Back in October, it was announced that Rock would be doing two specials with the streaming television service. More importantly, he was going to be getting $40 million to do it. At the time, it was an eye-popping number for several reasons. It was an outlier on the economic and distribution scale for a comedian, even one of Rock’s stature. Everyone’s got a comedy special now, so for a streaming service to invest that kind of cash into what is basically two programs was a bit of a shocker.

Why does this matter? It’s not about keeping up with the Joneses between two people in the same field, necessarily. The last time someone threw a bunch of money, which seemed at the time out of step with everything in the business, Chappelle turned it down, walked away and eventually ended what some people call the best comedy sketch show ever. Basically, considering what that show was about, the whole situation changed him. For perspective, The Nutty Professor, a movie that Chappelle was in, had an entire budget of $54 million.

All that aside, this is incredible news for Chappelle fans. There are people in this world — and by that I mean me — who believe that HBO’s 2000 special Killing Them Softly is the best standup special ever. So, save his erratic touring schedule that’s led to mixed results for those who attended, 2005’s Block Party was his last significant major production appearance. Three whole specials is basically all you could ask for.

According to The Hollywood Reporter, there will be one original new production along with two from what they called Chappelle’s “vault.” Financial terms have yet to be disclosed, which is probably better for all involved, considering the past. Either way, Rock, if you had anything to do with this, thank you, fam.

Daily Dose: 11/17/16

Diamond Reynolds speaks out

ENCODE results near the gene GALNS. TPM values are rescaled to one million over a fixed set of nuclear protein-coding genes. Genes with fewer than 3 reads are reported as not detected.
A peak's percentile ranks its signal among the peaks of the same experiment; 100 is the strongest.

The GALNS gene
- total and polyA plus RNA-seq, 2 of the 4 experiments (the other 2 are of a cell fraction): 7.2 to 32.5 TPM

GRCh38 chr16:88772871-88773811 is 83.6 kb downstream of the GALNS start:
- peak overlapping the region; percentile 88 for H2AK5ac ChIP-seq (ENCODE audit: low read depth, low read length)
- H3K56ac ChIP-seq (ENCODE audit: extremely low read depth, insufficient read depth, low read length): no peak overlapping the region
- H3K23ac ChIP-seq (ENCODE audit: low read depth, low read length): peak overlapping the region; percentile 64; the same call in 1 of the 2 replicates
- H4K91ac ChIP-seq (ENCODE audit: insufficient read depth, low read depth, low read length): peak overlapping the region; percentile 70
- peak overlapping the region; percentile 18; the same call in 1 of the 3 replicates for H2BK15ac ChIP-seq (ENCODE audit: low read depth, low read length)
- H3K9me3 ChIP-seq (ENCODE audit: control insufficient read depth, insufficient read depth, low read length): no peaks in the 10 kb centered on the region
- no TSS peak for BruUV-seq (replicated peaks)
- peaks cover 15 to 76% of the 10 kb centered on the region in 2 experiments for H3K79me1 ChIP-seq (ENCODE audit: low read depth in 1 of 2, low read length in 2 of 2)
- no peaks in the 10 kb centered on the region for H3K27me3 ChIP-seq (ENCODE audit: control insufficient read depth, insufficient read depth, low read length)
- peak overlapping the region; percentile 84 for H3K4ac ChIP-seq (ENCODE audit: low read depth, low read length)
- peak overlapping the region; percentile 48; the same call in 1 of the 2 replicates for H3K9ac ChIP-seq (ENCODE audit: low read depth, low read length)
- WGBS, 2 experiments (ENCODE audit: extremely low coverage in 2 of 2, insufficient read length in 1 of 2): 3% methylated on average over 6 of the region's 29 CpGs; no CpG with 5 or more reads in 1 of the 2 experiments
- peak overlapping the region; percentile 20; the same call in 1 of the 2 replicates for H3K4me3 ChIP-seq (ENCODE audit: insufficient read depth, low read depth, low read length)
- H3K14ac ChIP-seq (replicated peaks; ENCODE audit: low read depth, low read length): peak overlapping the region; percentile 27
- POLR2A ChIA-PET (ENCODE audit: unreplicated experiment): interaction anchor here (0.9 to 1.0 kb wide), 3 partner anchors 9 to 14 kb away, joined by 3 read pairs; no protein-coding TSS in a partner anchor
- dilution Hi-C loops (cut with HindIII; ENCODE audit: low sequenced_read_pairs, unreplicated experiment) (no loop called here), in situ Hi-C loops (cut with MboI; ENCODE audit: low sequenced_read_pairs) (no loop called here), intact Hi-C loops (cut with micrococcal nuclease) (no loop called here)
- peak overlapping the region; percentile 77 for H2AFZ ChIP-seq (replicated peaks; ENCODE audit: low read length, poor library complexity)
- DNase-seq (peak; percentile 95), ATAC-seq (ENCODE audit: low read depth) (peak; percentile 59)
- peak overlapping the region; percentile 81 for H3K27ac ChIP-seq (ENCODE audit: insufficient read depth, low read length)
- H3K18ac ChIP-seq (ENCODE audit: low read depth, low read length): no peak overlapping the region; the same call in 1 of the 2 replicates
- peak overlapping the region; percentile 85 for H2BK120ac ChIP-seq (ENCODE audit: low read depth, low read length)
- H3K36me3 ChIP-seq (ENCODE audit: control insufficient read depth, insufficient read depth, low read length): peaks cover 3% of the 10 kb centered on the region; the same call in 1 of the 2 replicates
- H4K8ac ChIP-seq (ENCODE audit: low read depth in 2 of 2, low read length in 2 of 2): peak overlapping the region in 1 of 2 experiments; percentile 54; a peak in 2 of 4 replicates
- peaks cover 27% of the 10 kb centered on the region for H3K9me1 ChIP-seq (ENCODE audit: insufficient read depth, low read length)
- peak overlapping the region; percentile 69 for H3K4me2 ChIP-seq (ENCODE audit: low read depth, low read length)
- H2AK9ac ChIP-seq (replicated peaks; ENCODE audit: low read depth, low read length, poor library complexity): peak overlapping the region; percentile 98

4:15 PMWho knew that when Chris Rock made a cameo appearance on Saturday Night Live the week of the election in which Dave Chappelle was host, that it was really just an elaborate Easter egg promotion for a new Netflix special?

Back in October, it was announced that Rock would be doing two specials with the streaming television service. More importantly, he was going to be getting $40 million to do it. At the time, it was an eye-popping number for several reasons. It was an outlier on the economic and distribution scale for a comedian, even one of Rock’s stature. Everyone’s got a comedy special now, so for a streaming service to invest that kind of cash into what is basically two programs was a bit of a shocker.

Why does this matter? It’s not about keeping up with the Joneses between two people in the same field, necessarily. The last time someone threw a bunch of money, which seemed at the time out of step with everything in the business, Chappelle turned it down, walked away and eventually ended what some people call the best comedy sketch show ever. Basically, considering what that show was about, the whole situation changed him. For perspective, The Nutty Professor, a movie that Chappelle was in, had an entire budget of $54 million.

All that aside, this is incredible news for Chappelle fans. There are people in this world — and by that I mean me — who believe that HBO’s 2000 special Killing Them Softly is the best standup special ever. So, save his erratic touring schedule that’s led to mixed results for those who attended, 2005’s Block Party was his last significant major production appearance. Three whole specials is basically all you could ask for.